Trash, the Jasper Port and business development were on the minds of five area state politicians Tuesday night.
State Sens. Chip Campsen, Tom Davis and Clementa Pinckney and state Reps. Shannon Erickson and Kenneth Hodges discussed those topics with more than 60 business owners and local officials during the Beaufort Regional Chamber of Commerce's Annual Legislative Reception. The event was held at The Arsenal
The trash talk concerned flow control legislation which could eliminate the ability of local governments to control how waste is handled.
Davis and Campsen oppose that legislation which they say would effectively give large corporations that control landfills a monopoly on the waste management market.
Without the ability to decide where its trash goes, Beaufort County would be at the mercy of Waste Management, which owns the Hickory Hill landfill the county currently uses, Davis said.
"It looks like a monopoly, it quacks like a monopoly; it really is a monopoly," Campsen added.
"We need to spend time looking at how we permit for waste sites," he said. "I think we need to have a good, comprehensive approach. We need to allow local communities to make those kinds of decisions."
Another economic driver could be the proposed deep-water port in Jasper County, Pinckney said.
"Everybody right now -- the Georgia Ports Authority, the South Carolina Ports Authority, the Corps of Engineers -- all agree the Jasper port will be a reality," Davis said. "The disagreement is (over) when will it be online? Will it come in 2026? 2028? We'd like to get it online earlier."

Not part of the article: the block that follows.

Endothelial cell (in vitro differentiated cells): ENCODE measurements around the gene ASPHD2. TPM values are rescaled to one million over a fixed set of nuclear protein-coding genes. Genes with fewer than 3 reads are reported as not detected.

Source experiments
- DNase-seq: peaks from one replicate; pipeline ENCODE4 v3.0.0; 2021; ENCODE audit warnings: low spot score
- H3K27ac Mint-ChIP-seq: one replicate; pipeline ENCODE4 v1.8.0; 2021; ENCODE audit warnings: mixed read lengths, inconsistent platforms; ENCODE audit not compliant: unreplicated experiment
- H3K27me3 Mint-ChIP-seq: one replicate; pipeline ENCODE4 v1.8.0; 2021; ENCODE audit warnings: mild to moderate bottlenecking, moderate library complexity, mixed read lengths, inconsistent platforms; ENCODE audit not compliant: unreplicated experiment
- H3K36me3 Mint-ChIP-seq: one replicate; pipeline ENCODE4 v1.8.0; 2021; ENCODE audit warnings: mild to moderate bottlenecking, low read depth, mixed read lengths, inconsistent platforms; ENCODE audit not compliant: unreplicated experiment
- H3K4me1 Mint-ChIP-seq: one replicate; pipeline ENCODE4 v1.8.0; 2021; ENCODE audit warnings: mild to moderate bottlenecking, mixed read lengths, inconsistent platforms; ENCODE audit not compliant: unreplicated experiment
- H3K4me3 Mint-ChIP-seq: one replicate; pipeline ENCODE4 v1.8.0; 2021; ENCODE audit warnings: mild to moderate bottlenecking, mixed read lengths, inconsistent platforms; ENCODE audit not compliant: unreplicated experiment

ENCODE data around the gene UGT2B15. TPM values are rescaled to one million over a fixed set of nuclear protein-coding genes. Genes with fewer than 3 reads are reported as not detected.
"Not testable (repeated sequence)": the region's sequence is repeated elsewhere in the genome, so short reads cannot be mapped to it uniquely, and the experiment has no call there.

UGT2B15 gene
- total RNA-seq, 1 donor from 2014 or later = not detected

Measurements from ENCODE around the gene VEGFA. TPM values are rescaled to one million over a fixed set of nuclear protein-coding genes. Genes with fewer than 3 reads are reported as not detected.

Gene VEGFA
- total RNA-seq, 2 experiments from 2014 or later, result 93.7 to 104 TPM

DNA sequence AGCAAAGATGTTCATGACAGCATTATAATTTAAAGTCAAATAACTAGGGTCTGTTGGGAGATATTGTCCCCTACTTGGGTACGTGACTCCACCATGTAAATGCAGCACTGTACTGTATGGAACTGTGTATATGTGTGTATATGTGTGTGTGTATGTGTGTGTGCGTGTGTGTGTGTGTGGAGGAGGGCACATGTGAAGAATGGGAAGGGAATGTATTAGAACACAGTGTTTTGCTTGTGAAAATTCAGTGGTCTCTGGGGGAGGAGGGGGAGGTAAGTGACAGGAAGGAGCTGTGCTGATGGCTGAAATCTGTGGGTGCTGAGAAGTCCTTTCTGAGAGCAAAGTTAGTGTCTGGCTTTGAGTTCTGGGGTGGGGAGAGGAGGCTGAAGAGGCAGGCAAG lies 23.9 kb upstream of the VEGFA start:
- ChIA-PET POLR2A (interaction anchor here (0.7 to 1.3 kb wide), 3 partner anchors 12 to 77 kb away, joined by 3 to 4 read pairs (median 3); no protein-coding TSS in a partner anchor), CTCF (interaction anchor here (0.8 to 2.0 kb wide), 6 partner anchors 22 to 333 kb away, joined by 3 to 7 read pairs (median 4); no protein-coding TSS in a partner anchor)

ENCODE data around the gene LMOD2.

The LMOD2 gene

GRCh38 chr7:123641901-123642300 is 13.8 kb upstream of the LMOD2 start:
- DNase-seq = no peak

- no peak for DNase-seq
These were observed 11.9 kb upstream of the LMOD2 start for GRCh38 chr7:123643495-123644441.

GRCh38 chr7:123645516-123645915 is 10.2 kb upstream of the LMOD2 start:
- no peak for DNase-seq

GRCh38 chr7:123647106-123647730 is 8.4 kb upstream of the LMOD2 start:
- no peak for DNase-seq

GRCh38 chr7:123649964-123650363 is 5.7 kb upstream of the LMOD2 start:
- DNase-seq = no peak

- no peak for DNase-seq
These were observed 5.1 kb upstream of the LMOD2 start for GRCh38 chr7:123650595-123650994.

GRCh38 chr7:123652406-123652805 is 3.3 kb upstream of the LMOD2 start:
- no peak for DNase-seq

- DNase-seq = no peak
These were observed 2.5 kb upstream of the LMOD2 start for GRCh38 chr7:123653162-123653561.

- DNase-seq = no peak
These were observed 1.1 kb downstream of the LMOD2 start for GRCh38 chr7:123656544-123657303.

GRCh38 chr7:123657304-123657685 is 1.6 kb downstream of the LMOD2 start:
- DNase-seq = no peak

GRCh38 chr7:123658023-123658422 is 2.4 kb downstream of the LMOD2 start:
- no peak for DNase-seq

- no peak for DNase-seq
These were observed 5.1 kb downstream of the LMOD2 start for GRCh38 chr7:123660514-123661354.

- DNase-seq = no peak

The sooner it's online, the sooner it can attract jobs to the area, Pinckney said.
All five legislators want to improve the county's economy by making it a prime location for businesses.
The best way to do that would be to lower all taxes, bringing both people and businesses to the area, Davis said.
Erickson said the best thing the legislature can do is get out of the way of business by lowering or eliminating some taxes such as the county's business tax
Eliminating that tax and lowering others would stimulate development better than special incentive packages for particular companies, Davis said.
But in the end, the county needs to identify it's greatest attribute -- it's location and natural beauty, Campsen said.
"You know what Beaufort County has going for it? I mean, besides this legislative delegation?" Campsen said to laughter. "Seriously, it's gorgeous. It's paradise. You don't have to bribe people to come to paradise."
Follow reporter Zach Murdock at twitter.com/IPBG_Zach.